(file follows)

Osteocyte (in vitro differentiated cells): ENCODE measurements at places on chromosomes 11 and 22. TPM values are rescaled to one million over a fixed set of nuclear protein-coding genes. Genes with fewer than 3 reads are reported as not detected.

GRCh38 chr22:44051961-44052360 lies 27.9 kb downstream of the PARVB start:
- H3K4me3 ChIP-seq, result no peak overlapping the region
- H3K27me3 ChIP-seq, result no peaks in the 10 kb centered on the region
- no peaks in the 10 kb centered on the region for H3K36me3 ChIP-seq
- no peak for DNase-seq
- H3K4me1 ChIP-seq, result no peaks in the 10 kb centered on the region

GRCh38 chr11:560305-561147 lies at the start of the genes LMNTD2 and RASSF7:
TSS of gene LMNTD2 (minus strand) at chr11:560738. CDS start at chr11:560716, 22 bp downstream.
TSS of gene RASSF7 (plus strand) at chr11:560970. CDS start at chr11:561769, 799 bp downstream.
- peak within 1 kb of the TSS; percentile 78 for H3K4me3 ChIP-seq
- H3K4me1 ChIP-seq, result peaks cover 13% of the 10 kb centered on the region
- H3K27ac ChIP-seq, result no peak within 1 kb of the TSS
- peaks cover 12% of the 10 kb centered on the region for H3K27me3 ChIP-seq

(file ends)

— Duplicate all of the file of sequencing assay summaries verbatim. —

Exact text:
Osteocyte (in vitro differentiated cells): ENCODE measurements at places on chromosomes 11 and 22. TPM values are rescaled to one million over a fixed set of nuclear protein-coding genes. Genes with fewer than 3 reads are reported as not detected.

GRCh38 chr22:44051961-44052360 lies 27.9 kb downstream of the PARVB start:
- H3K4me3 ChIP-seq, result no peak overlapping the region
- H3K27me3 ChIP-seq, result no peaks in the 10 kb centered on the region
- no peaks in the 10 kb centered on the region for H3K36me3 ChIP-seq
- no peak for DNase-seq
- H3K4me1 ChIP-seq, result no peaks in the 10 kb centered on the region

GRCh38 chr11:560305-561147 lies at the start of the genes LMNTD2 and RASSF7:
TSS of gene LMNTD2 (minus strand) at chr11:560738. CDS start at chr11:560716, 22 bp downstream.
TSS of gene RASSF7 (plus strand) at chr11:560970. CDS start at chr11:561769, 799 bp downstream.
- peak within 1 kb of the TSS; percentile 78 for H3K4me3 ChIP-seq
- H3K4me1 ChIP-seq, result peaks cover 13% of the 10 kb centered on the region
- H3K27ac ChIP-seq, result no peak within 1 kb of the TSS
- peaks cover 12% of the 10 kb centered on the region for H3K27me3 ChIP-seq